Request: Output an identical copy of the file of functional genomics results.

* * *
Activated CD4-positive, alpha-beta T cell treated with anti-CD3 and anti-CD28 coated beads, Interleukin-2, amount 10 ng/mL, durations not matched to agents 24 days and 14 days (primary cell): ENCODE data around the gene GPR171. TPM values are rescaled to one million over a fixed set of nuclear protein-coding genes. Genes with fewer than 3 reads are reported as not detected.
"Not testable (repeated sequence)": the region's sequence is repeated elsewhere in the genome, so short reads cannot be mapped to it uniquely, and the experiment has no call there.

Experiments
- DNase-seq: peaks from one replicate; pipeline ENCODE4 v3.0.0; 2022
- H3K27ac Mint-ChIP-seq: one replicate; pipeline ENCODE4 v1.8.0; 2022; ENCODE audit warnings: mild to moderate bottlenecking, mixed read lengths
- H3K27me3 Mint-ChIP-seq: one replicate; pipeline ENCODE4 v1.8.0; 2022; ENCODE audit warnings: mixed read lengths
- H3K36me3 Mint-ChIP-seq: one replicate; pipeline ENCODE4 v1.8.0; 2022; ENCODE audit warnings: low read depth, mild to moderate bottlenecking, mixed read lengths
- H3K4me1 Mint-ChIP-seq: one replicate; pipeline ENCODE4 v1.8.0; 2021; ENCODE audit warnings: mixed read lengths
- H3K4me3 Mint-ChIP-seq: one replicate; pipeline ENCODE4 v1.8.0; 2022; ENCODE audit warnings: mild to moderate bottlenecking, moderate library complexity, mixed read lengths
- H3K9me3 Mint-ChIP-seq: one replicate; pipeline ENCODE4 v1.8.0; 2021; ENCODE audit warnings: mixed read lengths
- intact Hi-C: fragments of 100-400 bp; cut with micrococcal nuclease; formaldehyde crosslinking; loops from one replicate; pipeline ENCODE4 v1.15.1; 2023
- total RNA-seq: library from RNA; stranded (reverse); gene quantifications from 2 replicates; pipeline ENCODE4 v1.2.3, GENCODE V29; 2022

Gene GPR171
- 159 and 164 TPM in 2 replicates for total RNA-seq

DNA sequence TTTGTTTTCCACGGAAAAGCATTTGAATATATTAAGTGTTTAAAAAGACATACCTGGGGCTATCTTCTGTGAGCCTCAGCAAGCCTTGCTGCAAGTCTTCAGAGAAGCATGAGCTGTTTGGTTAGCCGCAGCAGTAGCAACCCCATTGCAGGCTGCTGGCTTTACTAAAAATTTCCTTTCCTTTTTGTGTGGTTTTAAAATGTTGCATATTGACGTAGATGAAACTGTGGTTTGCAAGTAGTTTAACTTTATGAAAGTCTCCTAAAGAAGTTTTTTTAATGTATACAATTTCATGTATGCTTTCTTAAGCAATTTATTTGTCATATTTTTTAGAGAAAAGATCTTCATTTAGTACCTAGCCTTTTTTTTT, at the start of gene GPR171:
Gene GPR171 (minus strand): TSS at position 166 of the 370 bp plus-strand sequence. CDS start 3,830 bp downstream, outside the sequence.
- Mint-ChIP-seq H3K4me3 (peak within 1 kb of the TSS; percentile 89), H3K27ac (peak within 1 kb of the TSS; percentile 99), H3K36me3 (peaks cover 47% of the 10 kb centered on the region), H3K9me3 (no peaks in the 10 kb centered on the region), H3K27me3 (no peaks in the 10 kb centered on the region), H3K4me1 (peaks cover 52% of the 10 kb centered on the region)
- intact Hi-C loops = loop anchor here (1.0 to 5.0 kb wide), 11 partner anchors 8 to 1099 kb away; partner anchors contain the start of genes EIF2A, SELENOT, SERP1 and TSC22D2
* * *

Activated CD4-positive, alpha-beta T cell treated with anti-CD3 and anti-CD28 coated beads, Interleukin-2, amount 10 ng/mL, durations not matched to agents 24 days and 14 days (primary cell): ENCODE data around the gene GPR171. TPM values are rescaled to one million over a fixed set of nuclear protein-coding genes. Genes with fewer than 3 reads are reported as not detected.
"Not testable (repeated sequence)": the region's sequence is repeated elsewhere in the genome, so short reads cannot be mapped to it uniquely, and the experiment has no call there.

Experiments
- DNase-seq: peaks from one replicate; pipeline ENCODE4 v3.0.0; 2022
- H3K27ac Mint-ChIP-seq: one replicate; pipeline ENCODE4 v1.8.0; 2022; ENCODE audit warnings: mild to moderate bottlenecking, mixed read lengths
- H3K27me3 Mint-ChIP-seq: one replicate; pipeline ENCODE4 v1.8.0; 2022; ENCODE audit warnings: mixed read lengths
- H3K36me3 Mint-ChIP-seq: one replicate; pipeline ENCODE4 v1.8.0; 2022; ENCODE audit warnings: low read depth, mild to moderate bottlenecking, mixed read lengths
- H3K4me1 Mint-ChIP-seq: one replicate; pipeline ENCODE4 v1.8.0; 2021; ENCODE audit warnings: mixed read lengths
- H3K4me3 Mint-ChIP-seq: one replicate; pipeline ENCODE4 v1.8.0; 2022; ENCODE audit warnings: mild to moderate bottlenecking, moderate library complexity, mixed read lengths
- H3K9me3 Mint-ChIP-seq: one replicate; pipeline ENCODE4 v1.8.0; 2021; ENCODE audit warnings: mixed read lengths
- intact Hi-C: fragments of 100-400 bp; cut with micrococcal nuclease; formaldehyde crosslinking; loops from one replicate; pipeline ENCODE4 v1.15.1; 2023
- total RNA-seq: library from RNA; stranded (reverse); gene quantifications from 2 replicates; pipeline ENCODE4 v1.2.3, GENCODE V29; 2022

Gene GPR171
- 159 and 164 TPM in 2 replicates for total RNA-seq

DNA sequence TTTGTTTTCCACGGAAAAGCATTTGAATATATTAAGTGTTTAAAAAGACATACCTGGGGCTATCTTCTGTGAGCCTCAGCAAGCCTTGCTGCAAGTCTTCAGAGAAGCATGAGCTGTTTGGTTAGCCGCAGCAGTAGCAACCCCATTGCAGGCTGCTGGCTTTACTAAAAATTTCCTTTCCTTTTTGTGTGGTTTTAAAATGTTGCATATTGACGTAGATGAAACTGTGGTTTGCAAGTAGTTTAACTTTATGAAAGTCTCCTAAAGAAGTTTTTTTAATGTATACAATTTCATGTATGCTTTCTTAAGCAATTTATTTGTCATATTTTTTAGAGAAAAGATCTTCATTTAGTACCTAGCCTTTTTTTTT, at the start of gene GPR171:
Gene GPR171 (minus strand): TSS at position 166 of the 370 bp plus-strand sequence. CDS start 3,830 bp downstream, outside the sequence.
- Mint-ChIP-seq H3K4me3 (peak within 1 kb of the TSS; percentile 89), H3K27ac (peak within 1 kb of the TSS; percentile 99), H3K36me3 (peaks cover 47% of the 10 kb centered on the region), H3K9me3 (no peaks in the 10 kb centered on the region), H3K27me3 (no peaks in the 10 kb centered on the region), H3K4me1 (peaks cover 52% of the 10 kb centered on the region)
- intact Hi-C loops = loop anchor here (1.0 to 5.0 kb wide), 11 partner anchors 8 to 1099 kb away; partner anchors contain the start of genes EIF2A, SELENOT, SERP1 and TSC22D2